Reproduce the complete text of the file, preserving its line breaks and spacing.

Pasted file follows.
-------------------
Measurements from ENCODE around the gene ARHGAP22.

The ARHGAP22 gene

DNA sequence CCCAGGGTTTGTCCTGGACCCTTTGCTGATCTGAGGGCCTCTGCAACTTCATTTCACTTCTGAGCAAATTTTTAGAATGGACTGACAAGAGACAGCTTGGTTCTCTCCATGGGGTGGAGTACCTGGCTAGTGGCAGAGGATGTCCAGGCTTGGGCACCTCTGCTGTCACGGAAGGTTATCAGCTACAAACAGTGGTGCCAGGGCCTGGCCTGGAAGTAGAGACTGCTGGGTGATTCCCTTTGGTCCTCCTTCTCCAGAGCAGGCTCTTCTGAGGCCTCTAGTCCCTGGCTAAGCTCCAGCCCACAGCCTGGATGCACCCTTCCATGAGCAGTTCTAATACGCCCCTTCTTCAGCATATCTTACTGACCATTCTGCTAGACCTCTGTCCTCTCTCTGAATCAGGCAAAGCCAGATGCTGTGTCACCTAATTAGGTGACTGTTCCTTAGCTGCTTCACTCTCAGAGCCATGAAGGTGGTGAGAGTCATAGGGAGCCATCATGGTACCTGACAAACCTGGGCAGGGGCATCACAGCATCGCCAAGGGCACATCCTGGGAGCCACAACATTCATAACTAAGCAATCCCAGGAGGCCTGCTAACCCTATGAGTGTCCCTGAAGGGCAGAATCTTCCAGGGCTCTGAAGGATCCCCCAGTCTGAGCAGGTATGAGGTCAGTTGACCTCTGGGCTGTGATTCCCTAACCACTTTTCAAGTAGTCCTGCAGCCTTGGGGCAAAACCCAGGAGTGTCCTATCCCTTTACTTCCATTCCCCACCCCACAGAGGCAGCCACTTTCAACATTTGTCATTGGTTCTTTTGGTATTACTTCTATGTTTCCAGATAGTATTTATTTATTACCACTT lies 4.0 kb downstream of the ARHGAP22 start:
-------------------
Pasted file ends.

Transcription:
Measurements from ENCODE around the gene ARHGAP22.

The ARHGAP22 gene

DNA sequence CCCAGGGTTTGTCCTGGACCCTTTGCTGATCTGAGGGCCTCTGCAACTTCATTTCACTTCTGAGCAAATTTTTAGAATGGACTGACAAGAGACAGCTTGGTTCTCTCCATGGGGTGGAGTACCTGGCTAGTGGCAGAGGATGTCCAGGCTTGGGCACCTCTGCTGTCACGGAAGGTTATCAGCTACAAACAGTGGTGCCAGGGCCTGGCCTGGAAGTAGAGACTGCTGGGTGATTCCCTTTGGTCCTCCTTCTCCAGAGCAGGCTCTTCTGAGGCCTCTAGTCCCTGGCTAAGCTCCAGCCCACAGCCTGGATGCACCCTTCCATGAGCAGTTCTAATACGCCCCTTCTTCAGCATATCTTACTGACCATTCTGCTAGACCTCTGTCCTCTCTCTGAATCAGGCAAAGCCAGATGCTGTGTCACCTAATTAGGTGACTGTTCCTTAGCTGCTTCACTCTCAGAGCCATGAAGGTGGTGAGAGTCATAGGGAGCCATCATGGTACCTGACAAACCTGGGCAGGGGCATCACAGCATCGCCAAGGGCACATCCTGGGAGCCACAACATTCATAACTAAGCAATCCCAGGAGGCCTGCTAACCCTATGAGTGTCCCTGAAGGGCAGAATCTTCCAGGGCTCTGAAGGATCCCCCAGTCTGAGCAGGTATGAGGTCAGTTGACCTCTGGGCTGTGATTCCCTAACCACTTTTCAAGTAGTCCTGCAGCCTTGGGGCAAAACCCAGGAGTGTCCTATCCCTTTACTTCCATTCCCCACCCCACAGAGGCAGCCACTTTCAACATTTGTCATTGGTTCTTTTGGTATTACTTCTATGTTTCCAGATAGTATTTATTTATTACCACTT lies 4.0 kb downstream of the ARHGAP22 start: